The iPhone's China Syndrome
Nov 4, 2009 4:00 AM PT
The iPhone went on sale last week in China, and it landed more or less with a thud. Cupertino's carrier partner in that country, China Unicom, announced on Tuesday that only 5,000 customers had purchased the phone thus far. At this rate, the handset may have trouble meeting sales expectations. China Unicom had pledged to sell 1 million iPhones per year.
Price could be one deterrent -- the iPhone starts at around the equivalent of US$730. Add in monthly subscriber fees, and you're soon looking at a rather pricey phone in a country where the average income of urban workers in 2008 was less than $4,300.
Another problem could be the wide choice of devices available to the Chinese consumer. In addition to cheaper gray-market iPhone sales -- which Kevin Wang, director of China research at iSuppli, had pegged at about 1 million units per year -- the iPhone has to contend with a number of competitors. These range from Nokia phones, which dominate the market, to iPhone knockoffs to Android phones.
"It's most likely a combination of all these factors," Brian Marshall, an analyst at Broadpoint AmTech, told MacNewsWorld. However, he's optimistic that things will pick up for the iPhone. "Over time, I think the iPhone scales nicely in China," Marshall said. "I think China Unicom's figure of 1 million iPhone sales a year is conservative."
Still, Apple may need to do something about price. It had a similar experience with the iPhone in India, according to BusinessWeek. The iPhone was launched in India in August of 2008, and by April 2009, total sales were reportedly less than 20,000. As is possibly the case in China, price and competition from an entrenched market leader -- Nokia again -- are making things difficult for the iPhone in India.
Taking Care of Business
On the enterprise front, the iPhone seems to be making some headway.
For one thing, Medallia, which helps companies track interactions with customers in near real-time, has announced an iPhone app for what it calls "enterprise feedback management". This lets users access, monitor and respond in real-time to customer feedback across all channels, including social media.
"More and more of our customers' employees are using the iPhone at work," Amy Pressman, Medallia's president and chief financial officer, told MacNewsWorld . These users range from vice presidents to managers of individual hotels and retail stores to front line staff.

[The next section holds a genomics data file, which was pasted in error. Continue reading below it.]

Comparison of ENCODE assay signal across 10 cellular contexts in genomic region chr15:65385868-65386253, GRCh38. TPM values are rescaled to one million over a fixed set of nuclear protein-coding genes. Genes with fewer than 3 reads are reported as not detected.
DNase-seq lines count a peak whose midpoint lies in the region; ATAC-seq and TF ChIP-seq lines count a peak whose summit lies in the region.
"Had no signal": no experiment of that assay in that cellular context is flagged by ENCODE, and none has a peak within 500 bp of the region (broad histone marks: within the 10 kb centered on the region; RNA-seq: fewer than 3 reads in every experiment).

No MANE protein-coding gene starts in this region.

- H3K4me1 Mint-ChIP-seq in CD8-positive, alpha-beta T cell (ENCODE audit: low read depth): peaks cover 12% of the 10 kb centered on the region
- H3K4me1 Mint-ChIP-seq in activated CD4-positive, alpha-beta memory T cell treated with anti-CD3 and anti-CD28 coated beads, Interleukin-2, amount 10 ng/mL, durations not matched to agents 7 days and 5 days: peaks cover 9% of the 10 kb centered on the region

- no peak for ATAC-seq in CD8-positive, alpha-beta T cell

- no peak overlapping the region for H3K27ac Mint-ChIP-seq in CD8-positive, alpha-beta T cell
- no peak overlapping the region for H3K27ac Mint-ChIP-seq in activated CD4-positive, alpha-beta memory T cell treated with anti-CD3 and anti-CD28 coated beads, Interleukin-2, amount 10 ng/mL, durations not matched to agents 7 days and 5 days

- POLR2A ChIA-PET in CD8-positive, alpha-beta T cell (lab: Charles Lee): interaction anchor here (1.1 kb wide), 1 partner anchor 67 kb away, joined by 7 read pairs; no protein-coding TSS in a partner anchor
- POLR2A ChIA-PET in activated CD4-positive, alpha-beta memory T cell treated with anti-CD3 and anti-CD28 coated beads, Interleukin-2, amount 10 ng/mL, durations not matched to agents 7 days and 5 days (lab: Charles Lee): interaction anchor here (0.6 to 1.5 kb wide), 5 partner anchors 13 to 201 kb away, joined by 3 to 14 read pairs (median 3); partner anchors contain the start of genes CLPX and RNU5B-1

Medallia's announcement follows in the footsteps of IBM. In October, Big Blue announced that Lotus Domino 8.5.1 would natively support the iPhone.
With more than 100,000 apps now in the app store, why are these apps important to investors? Because these are meat-and-potatoes apps that will be heavily used for business-critical purposes, and their use may spur more iPhone sales.
Also, the iTunes App Store and the iPhone will gain credibility as more enterprises pick up iPhone apps, opening up another new market for Apple. "We have found that our iPhone-using enterprise customers are more interested in applications beyond email than our customers who use other smartphones," Pressman said.
Killing Off Kindle?
Meanwhile, as has been widely expected, more and more iPhone owners are using the devices as e-readers, according to research by Flurry. Flurry offers analytics, deployment and monetization tools for mobile app developers.
In September, apps categorized as "books" on the App Store outnumbered those designated as "games" for the first time, Flurry found. In October, one out of every five new iPhone apps launched was a book. Flurry's survey sampled more than 2,500 apps, 40 million consumers and four platforms -- the iPhone and the iPod touch, the BlackBerry platform, JavaME, and Android.
Whether or not sales of Amazon's Kindle e-reader will be affected by people using the iPhone as an e-reader has yet to be seen. However, with Amazon stating that holiday sales of the Kindle might set new records, it could be that the iPhone might ride another new wave of demand and see a further boost in sales.
Apple will remain strong, said Broadpoint AmTech's Marshall. He's sticking with his price target of $235 a share.
On Tuesday, Apple shares closed at $188.75, down 56 cents from the previous day's close of $189.31.